Ill-fated teacher bonuses patchy
Coeur d’Alene district gets up to $4,142 each, but some get nothing
November 14, 2012
Idaho on Tuesday revealed which schools made the cut under a pay-for-performance system rejected by voters a week earlier.
The controversial merit pay law pushed by the state schools superintendent, and overturned in last week’s election, will be in effect this year only. The state will pay more than $5.5 million in bonuses in North Idaho, including $1.7 million in the Coeur d’Alene School District.
Teachers will receive bonuses of up to $4,142 in the coming weeks, though some who teach at underperforming schools will receive nothing, even if they’re among the best educators in a school district.
In Coeur d’Alene, Borah Elementary School fell short of the state’s criteria for merit pay, and the principal and 20 teachers there won’t get a dime.
Borah also serves the district’s largest population of low-income families, with 78 percent of the students qualifying for the free or reduced-price school lunch program.
Studies consistently show that students from poorer households struggle more in school, highlighting a key criticism of merit pay based on test scores: It unfairly penalizes teachers who choose to work with underprivileged children.
“The way that teachers feel is that especially that formula, but merit pay in general, it can’t possibly be fair,” said Kristi Milan, president of the Coeur d’Alene Education Association, the local teachers union.
“And teachers don’t do their job according to how much extra money they’re going to get,” Milan said. “For one thing, it’s insinuating that you’re not doing your job, and if you were offered just a little more money, you’d do it better. And that’s not true.”
Merit pay was one of three school reform laws spearheaded by state Superintendent Tom Luna and repealed in the general election. The Idaho attorney general this week said the state is still obligated to distribute merit pay to school districts and public charter schools this year because teachers earned the money when the law was in effect.
Most teachers from last school year will receive some money under the merit pay program – the full amount, three-quarters, half or one-quarter. If a school qualifies, all the teachers share equally in the bonus pay.
But some schools in North Idaho did not qualify. In addition to Borah Elementary, they include Lakeside Elementary in the Plummer-Worley district, Priest River Junior High in the West Bonner district, Bonners Ferry High in the Boundary district, Harrison Elementary in the Kootenai district, Shoshone Middle School in the Shoshone district, Pinehurst and Canyon elementary schools in the Kellogg district, and Mullan Junior-Senior High in the Mullan district.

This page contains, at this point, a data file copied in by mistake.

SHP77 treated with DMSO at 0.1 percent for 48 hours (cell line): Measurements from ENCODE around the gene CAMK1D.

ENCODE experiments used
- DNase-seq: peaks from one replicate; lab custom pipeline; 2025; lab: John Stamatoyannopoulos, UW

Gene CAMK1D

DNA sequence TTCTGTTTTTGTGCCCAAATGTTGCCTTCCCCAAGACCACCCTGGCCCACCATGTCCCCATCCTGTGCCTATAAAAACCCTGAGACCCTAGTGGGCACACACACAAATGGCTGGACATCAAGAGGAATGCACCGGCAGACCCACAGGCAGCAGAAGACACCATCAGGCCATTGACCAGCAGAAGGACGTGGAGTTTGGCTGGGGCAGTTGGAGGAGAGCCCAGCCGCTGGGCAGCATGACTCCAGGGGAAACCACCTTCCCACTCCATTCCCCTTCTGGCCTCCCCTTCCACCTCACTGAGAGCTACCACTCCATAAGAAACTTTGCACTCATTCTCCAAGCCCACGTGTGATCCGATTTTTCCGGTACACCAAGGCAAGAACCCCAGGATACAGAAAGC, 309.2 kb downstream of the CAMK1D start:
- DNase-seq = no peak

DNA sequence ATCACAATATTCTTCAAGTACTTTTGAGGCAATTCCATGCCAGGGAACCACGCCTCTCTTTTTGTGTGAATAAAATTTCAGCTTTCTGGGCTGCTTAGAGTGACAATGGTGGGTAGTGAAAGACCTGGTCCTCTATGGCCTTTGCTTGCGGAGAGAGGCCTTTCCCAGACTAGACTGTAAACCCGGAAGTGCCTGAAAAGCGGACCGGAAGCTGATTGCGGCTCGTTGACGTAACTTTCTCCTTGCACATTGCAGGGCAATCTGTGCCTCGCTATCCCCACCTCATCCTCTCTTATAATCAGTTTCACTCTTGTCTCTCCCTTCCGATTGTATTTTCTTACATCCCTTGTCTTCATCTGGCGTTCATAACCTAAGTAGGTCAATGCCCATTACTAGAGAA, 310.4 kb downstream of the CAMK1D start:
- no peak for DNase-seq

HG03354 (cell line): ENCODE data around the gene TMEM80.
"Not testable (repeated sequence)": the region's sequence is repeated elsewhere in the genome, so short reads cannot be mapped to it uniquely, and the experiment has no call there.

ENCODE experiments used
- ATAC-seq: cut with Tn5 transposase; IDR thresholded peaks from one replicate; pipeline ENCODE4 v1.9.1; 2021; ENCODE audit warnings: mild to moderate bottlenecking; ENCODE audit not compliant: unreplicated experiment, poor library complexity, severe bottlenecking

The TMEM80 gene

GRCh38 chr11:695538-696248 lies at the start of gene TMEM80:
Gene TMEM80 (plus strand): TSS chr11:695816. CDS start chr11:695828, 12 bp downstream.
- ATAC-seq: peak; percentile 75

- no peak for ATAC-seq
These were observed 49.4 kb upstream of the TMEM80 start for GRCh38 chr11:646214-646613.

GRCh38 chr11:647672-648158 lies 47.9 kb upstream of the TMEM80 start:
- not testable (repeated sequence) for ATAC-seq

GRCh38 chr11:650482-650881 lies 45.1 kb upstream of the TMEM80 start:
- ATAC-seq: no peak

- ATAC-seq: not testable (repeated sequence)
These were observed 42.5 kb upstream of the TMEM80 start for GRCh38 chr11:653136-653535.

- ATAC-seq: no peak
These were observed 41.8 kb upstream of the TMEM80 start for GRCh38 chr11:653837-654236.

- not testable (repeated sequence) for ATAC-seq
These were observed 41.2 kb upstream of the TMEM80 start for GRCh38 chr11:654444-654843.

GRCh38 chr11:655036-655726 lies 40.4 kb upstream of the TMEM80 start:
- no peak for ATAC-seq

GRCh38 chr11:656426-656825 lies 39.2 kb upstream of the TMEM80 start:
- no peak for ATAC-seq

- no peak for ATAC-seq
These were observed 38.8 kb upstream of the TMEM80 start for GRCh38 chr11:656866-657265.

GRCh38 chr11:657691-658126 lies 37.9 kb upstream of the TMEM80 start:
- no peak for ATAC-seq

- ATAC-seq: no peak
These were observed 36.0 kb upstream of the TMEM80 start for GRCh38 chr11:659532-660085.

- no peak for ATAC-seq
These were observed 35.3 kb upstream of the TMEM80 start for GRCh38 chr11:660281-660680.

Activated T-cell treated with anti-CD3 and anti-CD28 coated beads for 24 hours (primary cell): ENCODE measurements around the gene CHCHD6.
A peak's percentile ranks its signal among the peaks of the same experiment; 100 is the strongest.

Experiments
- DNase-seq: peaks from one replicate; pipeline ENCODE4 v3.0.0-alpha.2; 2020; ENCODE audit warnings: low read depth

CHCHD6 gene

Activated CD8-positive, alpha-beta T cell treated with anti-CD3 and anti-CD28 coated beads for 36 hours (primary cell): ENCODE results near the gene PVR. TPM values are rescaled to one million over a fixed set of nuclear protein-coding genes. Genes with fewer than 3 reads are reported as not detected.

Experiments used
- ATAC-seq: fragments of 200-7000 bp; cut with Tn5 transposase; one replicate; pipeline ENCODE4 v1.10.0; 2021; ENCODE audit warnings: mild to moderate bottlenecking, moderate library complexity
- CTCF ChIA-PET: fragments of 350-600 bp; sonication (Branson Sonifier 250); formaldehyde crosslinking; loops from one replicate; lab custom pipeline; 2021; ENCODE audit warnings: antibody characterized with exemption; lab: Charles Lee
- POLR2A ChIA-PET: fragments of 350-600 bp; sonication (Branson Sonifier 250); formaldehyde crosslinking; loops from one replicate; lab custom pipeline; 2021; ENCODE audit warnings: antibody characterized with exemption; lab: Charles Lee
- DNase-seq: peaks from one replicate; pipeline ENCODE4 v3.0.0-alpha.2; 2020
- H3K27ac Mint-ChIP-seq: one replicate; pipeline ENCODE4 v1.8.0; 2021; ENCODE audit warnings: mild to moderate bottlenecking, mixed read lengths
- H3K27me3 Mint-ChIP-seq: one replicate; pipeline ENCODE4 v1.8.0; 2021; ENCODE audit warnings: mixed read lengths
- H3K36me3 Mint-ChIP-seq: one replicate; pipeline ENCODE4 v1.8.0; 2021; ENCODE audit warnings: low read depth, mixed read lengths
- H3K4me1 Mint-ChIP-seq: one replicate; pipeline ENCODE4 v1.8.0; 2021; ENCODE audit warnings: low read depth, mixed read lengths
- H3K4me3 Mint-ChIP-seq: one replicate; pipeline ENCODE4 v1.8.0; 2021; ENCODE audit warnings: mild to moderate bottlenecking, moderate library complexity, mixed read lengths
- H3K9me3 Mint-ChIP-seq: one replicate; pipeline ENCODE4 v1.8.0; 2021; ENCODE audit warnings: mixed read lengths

Teachers at three alternative schools, which often focus on students at risk for dropping out or who face learning impediments, also get no bonus.
The Post Falls School District will receive $998,000 in merit pay for all 300 of its teachers, Superintendent Jerry Keane said. He expects to distribute the funds in early December.
On average, teachers in the district will receive about $3,300, with no schools shut out. Two schools will receive quarter shares, two will receive three-quarters shares and the rest will receive full shares, Keane said.
“There are many schools in the state that are receiving zero money,” Keane said. “I think our folks were just relieved that all of our teachers would qualify for some.”
Steady reductions in state appropriations to public schools have meant no pay raises for teachers for several years, he said.
“Everybody had suffered with the economy. So to me I’m very happy to move this money into our staff hands,” Keane said.
Many teachers in the Coeur d’Alene district are talking about pooling their merit pay and redistributing it evenly among everyone, Milan said.
“I know there’s a lot of strong feelings about it,” she said.
Borah Elementary has seen many parents move their children to Sorensen and Ramsey elementary schools, which are designated as magnet schools emphasizing art and science, Milan said.
“A lot of their best and brightest kids are being kind of brain-drained to the two magnet schools, so it’s harder for those kids that are left behind to show growth, but yet they do,” she said. “They just didn’t show as much growth as they had the year before.”